Todd v Strain and ors EAT 12 August 2009
In this case the EAT held that changes to pay arrangements following a TUPE transfer were measures in connection with the transfer and the transferee’s failure to inform and consult the workforce about them was a breach of the regulations. Although the arrangements were administrative they were not an inevitable consequence of the transfer. TUPE did not prescribe that a measures effect must be disadvantageous to employees in order to trigger the requirement to consult.
Mr Todd was the owner of a care home which was transferred to CC in January 2008. In November 2007 Mr Todd called a meeting without notice to inform staff that an offer had been made for the home that could not be refused but that everyone’s job was safe. No detailed information was given at the meeting which was only attended by about a third of the staff. There was no further consultation with staff prior to the transfer. Thirty-two care home employees subsequently complained to a tribunal that Mr Todd and CC had failed to inform and consult under TUPE.
The tribunal held that Mr Todd had failed to inform and consult about measures and had failed to arrange for the election of appropriate employee representatives. The measures they should have consulted about related to the payments to staff for work done in the days up to the date of the transfer and the change to their normal payment date. The failure was a serious one and each employee was awarded 13 weeks’ pay, the maximum compensation allowable.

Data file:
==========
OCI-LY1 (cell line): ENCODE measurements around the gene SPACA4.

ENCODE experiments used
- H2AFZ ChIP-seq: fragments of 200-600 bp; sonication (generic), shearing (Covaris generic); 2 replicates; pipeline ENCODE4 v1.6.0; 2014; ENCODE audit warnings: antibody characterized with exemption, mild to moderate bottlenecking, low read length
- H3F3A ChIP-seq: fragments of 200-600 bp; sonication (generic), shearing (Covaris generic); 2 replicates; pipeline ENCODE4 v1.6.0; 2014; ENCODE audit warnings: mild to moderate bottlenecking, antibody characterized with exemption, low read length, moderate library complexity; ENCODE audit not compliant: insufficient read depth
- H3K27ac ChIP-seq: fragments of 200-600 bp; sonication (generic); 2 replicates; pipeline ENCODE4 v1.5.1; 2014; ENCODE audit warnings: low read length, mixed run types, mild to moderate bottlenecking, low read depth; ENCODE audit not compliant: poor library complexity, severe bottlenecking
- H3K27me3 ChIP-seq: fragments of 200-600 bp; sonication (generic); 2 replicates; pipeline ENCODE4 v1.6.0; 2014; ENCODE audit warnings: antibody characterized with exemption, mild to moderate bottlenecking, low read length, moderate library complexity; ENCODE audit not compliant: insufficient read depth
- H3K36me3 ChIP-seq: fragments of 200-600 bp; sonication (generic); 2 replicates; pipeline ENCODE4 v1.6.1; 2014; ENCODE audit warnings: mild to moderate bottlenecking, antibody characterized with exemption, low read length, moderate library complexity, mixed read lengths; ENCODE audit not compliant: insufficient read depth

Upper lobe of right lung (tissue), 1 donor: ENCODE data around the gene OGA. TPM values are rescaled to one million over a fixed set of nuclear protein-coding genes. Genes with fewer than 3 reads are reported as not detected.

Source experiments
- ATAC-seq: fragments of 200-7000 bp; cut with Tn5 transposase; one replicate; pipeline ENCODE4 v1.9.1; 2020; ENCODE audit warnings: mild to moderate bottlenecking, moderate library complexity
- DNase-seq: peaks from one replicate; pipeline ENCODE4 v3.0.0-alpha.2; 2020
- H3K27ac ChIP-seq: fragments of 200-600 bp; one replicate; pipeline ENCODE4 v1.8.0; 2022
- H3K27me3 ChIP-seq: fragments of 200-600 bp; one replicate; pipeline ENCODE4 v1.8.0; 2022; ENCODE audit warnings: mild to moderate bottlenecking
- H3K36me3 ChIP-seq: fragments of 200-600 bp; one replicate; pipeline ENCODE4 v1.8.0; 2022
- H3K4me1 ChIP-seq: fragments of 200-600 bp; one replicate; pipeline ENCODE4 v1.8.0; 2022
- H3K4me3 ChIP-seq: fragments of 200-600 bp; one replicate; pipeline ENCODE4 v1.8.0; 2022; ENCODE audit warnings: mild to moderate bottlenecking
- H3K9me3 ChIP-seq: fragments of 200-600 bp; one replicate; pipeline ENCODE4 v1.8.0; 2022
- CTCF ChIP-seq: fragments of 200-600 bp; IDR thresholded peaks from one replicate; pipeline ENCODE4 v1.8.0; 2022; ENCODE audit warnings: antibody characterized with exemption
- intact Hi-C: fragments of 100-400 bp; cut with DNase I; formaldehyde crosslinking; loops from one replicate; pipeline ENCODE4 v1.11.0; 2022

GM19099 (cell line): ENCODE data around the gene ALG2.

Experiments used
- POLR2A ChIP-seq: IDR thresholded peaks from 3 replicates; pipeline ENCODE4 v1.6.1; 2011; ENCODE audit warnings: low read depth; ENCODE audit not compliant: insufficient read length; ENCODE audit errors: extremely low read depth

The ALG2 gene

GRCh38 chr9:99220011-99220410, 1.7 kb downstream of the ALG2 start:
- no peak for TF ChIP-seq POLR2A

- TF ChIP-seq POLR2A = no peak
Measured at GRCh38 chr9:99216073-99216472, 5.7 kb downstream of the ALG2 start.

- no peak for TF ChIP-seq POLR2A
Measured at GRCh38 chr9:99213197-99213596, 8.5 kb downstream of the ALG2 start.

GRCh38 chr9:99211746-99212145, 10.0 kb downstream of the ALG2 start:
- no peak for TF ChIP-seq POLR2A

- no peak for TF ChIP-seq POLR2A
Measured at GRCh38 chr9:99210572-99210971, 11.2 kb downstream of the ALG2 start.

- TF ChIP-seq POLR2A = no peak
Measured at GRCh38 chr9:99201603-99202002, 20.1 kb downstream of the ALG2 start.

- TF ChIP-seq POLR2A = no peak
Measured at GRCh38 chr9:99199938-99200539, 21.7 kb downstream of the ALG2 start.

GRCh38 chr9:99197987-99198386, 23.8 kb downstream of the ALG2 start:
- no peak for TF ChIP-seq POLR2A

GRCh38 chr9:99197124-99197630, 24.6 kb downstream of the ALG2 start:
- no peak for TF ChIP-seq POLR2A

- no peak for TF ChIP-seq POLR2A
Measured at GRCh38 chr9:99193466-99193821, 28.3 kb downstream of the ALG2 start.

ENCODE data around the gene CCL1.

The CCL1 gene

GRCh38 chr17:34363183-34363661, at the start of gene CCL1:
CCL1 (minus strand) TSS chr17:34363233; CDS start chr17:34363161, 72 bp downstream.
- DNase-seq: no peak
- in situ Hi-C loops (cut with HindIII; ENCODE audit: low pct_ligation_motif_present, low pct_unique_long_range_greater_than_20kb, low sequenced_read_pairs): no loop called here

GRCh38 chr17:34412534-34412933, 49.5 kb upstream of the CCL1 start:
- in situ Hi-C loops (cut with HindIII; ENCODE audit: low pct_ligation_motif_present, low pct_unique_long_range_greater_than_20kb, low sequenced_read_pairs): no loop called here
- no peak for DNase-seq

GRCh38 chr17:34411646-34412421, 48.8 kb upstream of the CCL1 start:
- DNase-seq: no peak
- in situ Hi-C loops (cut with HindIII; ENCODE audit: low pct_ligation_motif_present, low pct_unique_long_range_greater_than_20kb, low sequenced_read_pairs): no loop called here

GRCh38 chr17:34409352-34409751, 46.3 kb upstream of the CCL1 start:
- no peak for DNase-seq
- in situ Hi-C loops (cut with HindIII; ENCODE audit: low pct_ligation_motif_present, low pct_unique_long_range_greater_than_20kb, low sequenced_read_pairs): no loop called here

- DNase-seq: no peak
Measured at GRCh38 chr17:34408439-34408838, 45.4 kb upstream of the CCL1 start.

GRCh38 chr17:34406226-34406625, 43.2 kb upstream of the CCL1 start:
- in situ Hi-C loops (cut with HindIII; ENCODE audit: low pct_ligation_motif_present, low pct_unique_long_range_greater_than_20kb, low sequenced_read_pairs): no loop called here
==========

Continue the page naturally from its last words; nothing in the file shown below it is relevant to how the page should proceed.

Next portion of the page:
The tribunal also decided that CC was not at fault and only Mr Todd was liable to pay the award. Mr Todd appealed.
Although the sums were small the EAT upheld the Tribunal’s finding that Mr Todd had failed to inform and consult. The measures were not so trivial that they would not be caught by TUPE. The employees were low paid and the changes did cause worry. TUPE does not prescribe that a measure’s effect must be disadvantageous to the affected employees to trigger the requirement to consult. However the EAT overturned the decision to award 13 weeks’ pay and substituted an order for 7 weeks’ pay. Although there was a complete failure to observe the obligations this was not a case where no information had been provided. Furthermore the measures in question were not of any great significance. The EAT also held that in accordance with Regulation 15(9) which provides for joint and several liability CC was also liable to pay the compensation awarded despite the fact that it had not been at fault.
Key point: The decision seems very unfair to CC and reveals a thin line between changes that are inevitable and which do not trigger the information and consultation obligations and those which do. If in doubt employers should err on the side of caution and consult to avoid the risk of a claim and Buyers should seek confirmation if not a warranty that this has been done and an indemnity in the event that it has not.